“Hey. Dr. Bhatia here. I hope wherever you are watching this, you’re safe and keeping healthy. We’ve been posting a lot of information on our Instagram and our website regarding tips and strategies to manage your mental health during this COVID pandemic. As we try to isolate and stay home to flatten the curve, one of the things that I want to talk about today was during this process of isolation I know it’s easy to feel down and struggle. That’s what we’ve been talking about, ways to elevate our mood, but I think part of that process of being in isolation and being, for lack of better term, alone right now is an opportunity, a silver lining, which is to say, “can I find time to reflect?”
This process of isolation, for example, with myself, has given me a lot of time to reflect about how I’ve been living my life to this point. A lot of us are longing and grieving the loss of a life we used to have and are waiting impatiently and hoping that we can go back to a normal life again, but I think it begs the question for us to think about how I’ve been living to this point and how I want to live when I come out of this. What I’ve noticed is we get so caught up in doing, this idea of achievement and success. We get caught up in the rat race, so to speak. A lot of it is based on necessity. A lot of is based on pressures, financially or otherwise, but we kind of live this life without really reflecting, being caught up in autopilot.
I think what this process is teaching me, and it’s something we talk about a lot in therapy, is the idea of slowing down. I think this is forcing us to slow down. During that process of slowing down, I’m learning about: what are my motivations for wanting to do certain things? Why am I acting the way I do? Why do I choose to be in this kind of relationship? Why do I work in this environment that I worked in? What’s the motivation? What’s the desire? A lot of times it’s based on anxieties, and pressures, and shoulds, and coulds, and woulds versus coming from a place of being authentic and genuine, that this relationship, this job, this pursuit, this action gives me meaning. It gives me purpose. It enhances me.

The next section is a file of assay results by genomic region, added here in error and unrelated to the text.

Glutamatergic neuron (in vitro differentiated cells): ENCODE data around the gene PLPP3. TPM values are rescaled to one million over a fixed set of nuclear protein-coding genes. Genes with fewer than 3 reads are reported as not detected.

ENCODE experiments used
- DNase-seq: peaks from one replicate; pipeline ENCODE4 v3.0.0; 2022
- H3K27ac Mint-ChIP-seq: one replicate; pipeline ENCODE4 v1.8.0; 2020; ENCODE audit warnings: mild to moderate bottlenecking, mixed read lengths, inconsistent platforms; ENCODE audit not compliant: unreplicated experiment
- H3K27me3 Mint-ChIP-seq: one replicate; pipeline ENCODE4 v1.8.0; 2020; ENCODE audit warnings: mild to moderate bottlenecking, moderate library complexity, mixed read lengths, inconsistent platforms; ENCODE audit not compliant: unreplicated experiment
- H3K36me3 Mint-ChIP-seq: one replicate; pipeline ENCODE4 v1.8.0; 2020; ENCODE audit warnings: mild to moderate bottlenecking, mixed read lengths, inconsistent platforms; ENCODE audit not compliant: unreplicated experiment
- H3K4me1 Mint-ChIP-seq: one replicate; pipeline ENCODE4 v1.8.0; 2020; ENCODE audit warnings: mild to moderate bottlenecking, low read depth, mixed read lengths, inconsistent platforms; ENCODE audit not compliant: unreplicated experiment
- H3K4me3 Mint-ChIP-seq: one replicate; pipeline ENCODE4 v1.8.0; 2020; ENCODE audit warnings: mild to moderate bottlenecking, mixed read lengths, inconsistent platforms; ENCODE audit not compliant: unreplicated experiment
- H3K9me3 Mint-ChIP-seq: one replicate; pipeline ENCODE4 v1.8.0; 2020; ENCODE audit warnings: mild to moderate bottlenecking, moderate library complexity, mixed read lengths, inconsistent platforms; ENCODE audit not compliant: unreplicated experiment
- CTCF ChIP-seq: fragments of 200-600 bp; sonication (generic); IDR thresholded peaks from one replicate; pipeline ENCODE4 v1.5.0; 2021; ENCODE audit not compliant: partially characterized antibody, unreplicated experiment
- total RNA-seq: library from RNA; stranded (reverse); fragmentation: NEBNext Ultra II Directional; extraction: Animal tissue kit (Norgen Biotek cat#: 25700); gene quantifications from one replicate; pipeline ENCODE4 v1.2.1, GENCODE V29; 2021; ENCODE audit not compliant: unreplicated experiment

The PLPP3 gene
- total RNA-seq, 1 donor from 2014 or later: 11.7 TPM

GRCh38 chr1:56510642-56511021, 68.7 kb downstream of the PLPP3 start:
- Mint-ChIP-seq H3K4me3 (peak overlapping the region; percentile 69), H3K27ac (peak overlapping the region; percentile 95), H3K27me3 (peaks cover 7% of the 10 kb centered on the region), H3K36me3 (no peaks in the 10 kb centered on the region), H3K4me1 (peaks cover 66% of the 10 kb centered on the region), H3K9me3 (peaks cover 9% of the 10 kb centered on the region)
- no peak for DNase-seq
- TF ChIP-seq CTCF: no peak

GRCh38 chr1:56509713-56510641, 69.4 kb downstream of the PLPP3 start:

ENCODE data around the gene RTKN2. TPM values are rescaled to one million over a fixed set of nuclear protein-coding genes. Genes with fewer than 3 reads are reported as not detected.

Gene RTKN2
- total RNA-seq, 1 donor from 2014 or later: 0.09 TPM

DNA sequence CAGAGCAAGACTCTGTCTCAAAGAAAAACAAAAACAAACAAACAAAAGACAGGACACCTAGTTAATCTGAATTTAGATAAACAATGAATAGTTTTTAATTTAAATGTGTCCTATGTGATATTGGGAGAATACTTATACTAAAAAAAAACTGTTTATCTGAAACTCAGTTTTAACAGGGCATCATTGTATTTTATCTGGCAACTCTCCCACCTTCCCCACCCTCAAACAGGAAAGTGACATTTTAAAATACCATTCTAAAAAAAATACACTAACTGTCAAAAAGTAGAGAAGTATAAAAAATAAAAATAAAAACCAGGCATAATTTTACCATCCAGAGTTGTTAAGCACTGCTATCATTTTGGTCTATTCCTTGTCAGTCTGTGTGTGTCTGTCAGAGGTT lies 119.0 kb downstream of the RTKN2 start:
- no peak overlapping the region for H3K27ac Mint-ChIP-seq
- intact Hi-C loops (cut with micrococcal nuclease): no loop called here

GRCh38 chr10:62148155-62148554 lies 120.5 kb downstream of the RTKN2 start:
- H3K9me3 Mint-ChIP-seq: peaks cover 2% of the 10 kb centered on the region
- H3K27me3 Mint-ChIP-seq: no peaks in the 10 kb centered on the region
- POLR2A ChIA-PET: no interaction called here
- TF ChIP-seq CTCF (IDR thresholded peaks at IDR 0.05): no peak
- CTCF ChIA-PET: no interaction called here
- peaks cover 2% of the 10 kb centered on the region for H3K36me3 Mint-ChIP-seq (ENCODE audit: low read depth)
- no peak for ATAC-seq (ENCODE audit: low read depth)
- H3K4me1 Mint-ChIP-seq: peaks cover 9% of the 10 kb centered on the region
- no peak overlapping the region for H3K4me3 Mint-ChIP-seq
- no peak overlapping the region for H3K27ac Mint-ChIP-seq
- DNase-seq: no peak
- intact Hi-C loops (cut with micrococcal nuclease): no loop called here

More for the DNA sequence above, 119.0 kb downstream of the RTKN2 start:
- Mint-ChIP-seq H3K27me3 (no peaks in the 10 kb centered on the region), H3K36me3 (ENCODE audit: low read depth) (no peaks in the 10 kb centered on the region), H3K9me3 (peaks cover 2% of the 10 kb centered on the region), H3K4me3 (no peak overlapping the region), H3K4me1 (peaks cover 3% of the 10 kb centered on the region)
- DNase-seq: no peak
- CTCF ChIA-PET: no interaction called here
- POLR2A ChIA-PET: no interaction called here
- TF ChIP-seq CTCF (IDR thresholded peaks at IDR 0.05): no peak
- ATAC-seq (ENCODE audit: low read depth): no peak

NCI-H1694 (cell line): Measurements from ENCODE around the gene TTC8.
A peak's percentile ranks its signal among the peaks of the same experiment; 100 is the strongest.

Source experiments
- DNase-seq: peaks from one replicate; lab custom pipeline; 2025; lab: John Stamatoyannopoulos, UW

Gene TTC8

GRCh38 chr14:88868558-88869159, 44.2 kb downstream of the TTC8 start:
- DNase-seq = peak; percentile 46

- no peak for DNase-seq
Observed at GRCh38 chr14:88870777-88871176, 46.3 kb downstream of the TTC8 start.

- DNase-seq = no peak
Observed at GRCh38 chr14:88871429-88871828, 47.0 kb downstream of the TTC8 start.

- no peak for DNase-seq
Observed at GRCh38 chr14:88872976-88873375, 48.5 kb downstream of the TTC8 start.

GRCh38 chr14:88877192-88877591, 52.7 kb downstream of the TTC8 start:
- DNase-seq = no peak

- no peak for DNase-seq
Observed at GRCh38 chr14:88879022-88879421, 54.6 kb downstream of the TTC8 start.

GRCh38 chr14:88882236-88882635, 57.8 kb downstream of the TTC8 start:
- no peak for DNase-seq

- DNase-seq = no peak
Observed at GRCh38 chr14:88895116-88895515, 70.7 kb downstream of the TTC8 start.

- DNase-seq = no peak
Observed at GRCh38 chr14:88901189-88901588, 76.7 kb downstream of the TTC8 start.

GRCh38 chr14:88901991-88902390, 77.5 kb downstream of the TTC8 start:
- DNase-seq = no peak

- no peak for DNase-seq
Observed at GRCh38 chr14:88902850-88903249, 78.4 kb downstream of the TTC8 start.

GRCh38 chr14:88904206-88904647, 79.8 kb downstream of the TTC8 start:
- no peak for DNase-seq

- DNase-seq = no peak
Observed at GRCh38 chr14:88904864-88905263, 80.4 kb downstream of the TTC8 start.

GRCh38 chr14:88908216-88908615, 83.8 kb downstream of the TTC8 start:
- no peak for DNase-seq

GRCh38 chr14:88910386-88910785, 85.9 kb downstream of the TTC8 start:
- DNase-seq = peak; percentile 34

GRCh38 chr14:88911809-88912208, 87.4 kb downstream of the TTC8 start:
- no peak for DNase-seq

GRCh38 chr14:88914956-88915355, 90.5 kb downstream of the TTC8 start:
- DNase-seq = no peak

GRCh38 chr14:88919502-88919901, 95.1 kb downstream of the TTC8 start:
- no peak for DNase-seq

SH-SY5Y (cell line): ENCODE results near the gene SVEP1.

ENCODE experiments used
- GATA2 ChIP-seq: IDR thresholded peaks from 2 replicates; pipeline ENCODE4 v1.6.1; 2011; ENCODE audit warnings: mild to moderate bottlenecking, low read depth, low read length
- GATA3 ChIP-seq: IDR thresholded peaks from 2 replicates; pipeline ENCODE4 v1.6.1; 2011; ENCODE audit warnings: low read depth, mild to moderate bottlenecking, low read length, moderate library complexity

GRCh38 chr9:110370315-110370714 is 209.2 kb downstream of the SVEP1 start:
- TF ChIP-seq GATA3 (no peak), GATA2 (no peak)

I think this process of being in isolation has taught me, and when I’m talking to patients, that a lot of that is just noise. The competitiveness, the comparison, this kind of need to be perfect, all the self-critical narratives really, in this moment, don’t matter. They don’t have that power over us. I
I think that as we go through this process, I want to point out that it’s important to take this chance to reflect. I’m encouraging everybody out there to really turn inwards with courage, with compassion, and with curiosity. How do I find meaning and purpose during this process so that when I come out of it, I can put those into further action and make that part of my daily life?